“Yours will be a straightforward surgery,” Dr. Maghami said five years ago in a City of Hope examining room. “I won’t need to crack your jaw or do anything disfiguring.” That, believe me, was good news. I didn’t want my grandchildren secretly referring to me as Scary Grandma.
So, let me get right to the happy ending. I am celebrating five years with no recurrence of cancer. A spot of cancer was skillfully removed from the back of my tongue and also, as a precaution, 22 benign lymph nodes from my neck. My tongue seems as grateful as I am. Didn’t need chemo. Didn’t need radiation. This is definitely an express route away from Halloween and straight toward Thanksgiving!
Therefore, I deeply thank:
- My dentist Dr. Kim who noticed that suspicious patch and advised me to have it biopsied.
- Dave Harris, who told us how to get in touch with Dr. Maghami.
- Ellie Maghami, my gifted Head and Neck surgeon.
- Valerie, my speech therapist who taught me that the tongue is a strong muscle and won’t break. She also gave me those silly exercises to develop perfect speech.
- My husband, who handled all the stress, all the paperwork, all the driving — and who slept on a chair in my hospital room. Don also walked up and down the corridor with me, closing the back of my hospital gown as I wheeled my IV pole out front.
- My first-born son Darin who asked more than once when he could visit me in the hospital, even though I assumed such a visit wouldn’t help either one of us. But it did. He also brought:
- His sister/my daughter Andrea, who taught me how to blog and who suggested the name Tongue In Cheek – while I blatantly added Cancer Is Hard To Swallow (click here) Tongue In Cheek – Cancer Is Hard To Swallow. It became my journal and also a reference for friends and family so Don wouldn’t have to repeat information over and over on the phone each night.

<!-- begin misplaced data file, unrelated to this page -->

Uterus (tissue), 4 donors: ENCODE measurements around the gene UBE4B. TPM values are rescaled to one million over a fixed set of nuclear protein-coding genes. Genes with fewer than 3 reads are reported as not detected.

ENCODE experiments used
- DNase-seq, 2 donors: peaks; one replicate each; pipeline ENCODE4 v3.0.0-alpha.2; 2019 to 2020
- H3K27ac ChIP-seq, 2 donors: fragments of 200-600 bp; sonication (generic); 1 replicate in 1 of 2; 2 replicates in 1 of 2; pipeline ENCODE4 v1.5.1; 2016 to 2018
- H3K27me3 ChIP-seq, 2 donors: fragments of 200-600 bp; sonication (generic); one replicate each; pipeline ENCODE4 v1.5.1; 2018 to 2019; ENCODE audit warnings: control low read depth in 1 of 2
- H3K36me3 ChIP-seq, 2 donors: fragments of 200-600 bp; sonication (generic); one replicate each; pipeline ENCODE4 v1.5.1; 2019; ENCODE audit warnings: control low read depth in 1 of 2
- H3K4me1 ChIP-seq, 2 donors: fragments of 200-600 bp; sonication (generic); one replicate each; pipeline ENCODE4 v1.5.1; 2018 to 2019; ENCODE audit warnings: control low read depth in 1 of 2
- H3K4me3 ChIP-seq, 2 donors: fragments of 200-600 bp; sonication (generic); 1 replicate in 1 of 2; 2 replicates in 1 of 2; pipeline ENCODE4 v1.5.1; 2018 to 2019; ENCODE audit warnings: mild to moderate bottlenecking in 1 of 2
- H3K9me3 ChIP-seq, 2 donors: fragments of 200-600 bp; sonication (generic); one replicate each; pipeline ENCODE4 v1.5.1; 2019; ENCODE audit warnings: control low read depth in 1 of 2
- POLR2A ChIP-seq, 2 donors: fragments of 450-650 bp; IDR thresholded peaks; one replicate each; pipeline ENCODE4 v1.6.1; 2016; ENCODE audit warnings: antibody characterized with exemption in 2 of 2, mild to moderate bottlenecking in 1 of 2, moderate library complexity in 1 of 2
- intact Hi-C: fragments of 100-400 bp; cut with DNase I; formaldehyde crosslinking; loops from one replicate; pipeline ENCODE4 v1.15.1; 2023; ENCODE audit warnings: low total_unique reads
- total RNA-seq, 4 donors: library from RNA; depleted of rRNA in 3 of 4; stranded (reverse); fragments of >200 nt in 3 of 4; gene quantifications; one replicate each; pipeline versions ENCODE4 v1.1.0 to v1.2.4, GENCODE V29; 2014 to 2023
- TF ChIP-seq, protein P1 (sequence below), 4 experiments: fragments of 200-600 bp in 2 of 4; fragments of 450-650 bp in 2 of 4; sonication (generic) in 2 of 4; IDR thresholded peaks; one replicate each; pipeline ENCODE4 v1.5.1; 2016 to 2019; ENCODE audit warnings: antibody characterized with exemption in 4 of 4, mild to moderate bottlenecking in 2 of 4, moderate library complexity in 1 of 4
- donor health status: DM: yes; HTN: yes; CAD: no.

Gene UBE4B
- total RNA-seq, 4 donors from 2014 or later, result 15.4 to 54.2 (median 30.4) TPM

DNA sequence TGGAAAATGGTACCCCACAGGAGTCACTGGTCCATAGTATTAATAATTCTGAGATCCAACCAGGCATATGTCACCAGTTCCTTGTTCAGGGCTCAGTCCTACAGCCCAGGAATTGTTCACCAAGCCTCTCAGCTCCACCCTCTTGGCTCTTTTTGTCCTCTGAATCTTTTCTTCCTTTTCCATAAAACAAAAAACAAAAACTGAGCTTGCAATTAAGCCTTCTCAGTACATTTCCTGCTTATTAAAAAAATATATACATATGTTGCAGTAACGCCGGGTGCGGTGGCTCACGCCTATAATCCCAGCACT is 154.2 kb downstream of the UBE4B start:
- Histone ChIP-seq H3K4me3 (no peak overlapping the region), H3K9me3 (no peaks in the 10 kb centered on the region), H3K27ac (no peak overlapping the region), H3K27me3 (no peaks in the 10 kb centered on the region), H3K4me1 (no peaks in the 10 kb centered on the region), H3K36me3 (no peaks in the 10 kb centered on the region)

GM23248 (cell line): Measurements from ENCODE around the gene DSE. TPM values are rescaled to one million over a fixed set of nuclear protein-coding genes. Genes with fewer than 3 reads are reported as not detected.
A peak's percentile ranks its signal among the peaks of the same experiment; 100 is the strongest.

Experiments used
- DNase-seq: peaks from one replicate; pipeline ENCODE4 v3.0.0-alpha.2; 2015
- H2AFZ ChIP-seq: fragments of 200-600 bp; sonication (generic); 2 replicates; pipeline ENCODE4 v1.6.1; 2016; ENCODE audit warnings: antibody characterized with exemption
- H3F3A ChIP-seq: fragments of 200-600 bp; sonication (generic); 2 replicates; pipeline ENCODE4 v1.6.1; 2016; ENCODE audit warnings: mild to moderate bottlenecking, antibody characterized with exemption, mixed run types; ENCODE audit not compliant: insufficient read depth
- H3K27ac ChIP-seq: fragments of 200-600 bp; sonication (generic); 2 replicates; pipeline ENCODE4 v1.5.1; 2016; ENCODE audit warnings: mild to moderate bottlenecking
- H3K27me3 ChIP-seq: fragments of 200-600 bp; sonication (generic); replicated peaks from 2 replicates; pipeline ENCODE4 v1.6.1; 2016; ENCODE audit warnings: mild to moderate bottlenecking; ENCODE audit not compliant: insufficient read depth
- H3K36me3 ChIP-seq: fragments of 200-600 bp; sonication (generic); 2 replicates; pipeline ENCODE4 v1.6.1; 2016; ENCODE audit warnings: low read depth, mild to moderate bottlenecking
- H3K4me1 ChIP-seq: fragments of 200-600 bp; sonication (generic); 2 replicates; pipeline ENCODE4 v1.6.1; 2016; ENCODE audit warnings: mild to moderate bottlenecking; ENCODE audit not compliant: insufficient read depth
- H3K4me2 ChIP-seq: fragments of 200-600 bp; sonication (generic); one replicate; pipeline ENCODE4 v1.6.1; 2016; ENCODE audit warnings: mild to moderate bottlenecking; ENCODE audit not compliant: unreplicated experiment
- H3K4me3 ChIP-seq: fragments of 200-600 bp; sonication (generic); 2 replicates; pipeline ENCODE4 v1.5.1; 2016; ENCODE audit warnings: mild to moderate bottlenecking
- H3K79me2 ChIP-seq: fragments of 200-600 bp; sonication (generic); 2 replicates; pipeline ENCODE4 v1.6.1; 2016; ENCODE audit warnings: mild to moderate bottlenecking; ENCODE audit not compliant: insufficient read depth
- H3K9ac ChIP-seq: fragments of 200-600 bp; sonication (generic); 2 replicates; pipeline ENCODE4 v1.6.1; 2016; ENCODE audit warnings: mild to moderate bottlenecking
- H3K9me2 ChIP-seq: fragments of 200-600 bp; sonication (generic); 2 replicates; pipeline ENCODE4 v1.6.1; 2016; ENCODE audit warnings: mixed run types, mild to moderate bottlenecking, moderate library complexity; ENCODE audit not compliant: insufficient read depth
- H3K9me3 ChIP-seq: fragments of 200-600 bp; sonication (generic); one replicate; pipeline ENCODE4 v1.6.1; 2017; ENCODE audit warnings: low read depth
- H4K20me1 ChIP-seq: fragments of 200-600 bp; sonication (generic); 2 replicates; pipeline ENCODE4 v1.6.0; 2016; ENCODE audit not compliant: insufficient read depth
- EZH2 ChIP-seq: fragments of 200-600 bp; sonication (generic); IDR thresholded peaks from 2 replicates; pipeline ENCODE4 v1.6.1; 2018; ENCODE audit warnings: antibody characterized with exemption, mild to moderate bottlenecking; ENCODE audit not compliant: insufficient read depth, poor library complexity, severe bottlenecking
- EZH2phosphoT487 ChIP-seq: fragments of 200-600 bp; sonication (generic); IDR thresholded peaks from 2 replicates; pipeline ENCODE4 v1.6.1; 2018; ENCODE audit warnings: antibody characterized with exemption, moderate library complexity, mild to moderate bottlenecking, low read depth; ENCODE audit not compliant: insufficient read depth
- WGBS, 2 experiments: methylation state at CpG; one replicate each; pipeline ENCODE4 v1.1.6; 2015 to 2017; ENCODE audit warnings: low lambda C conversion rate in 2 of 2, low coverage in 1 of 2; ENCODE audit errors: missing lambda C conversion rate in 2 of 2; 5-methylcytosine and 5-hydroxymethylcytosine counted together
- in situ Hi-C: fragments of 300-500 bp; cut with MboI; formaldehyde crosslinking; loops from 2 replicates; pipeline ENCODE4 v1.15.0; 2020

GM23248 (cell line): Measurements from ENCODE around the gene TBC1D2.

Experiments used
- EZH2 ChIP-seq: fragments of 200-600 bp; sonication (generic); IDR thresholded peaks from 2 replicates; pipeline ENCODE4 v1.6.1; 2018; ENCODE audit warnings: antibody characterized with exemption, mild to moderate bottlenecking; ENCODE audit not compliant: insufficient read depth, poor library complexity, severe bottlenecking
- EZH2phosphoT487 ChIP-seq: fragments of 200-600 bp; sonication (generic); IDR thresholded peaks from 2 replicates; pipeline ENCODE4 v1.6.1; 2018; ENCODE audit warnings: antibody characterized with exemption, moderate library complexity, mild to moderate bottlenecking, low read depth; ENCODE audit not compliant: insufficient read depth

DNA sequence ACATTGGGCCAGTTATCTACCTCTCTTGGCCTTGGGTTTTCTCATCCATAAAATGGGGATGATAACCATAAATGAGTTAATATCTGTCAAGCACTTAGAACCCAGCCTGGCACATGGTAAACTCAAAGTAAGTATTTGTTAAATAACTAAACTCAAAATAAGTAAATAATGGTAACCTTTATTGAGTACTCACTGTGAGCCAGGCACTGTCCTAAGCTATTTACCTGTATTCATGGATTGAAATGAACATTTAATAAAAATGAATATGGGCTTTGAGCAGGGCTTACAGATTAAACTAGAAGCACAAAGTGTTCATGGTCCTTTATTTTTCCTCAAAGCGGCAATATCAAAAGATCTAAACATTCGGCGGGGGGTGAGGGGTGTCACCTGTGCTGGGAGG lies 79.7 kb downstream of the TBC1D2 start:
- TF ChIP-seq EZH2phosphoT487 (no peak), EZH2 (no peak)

- My middle-born son Justin who, from 2,000 miles away, sent a single-word expletive via email, which pretty much summed up everyone’s feelings. He and his family have since moved to California.
- My dear mother who, once I was home, wanted to help. She toddled across the room with my glass of water balanced on the seat of her walker. “Oh, I feel so useful!,” she sighed with a smile. I miss you, Mom.
- The Conners, who not only fixed dinner, but who drove it from Glendora to Whittier to sit and eat with us.
- Juli, who sent humorous gifts from Illinois (my favorite item being a hand mirror with beautiful rosy lips painted on the non-magnified side).
- Treasured friends who sent greeting cards and who wrote such tender expressions of caring. I saved those cards for five years and re-read them last week.
I will see Dr. Maghami on Tuesday and plan to walk in with a a big smile and a mylar balloon in the shape of a “5.” She’ll probably say, as she did on the First Anniversary, “This calls for a hug.”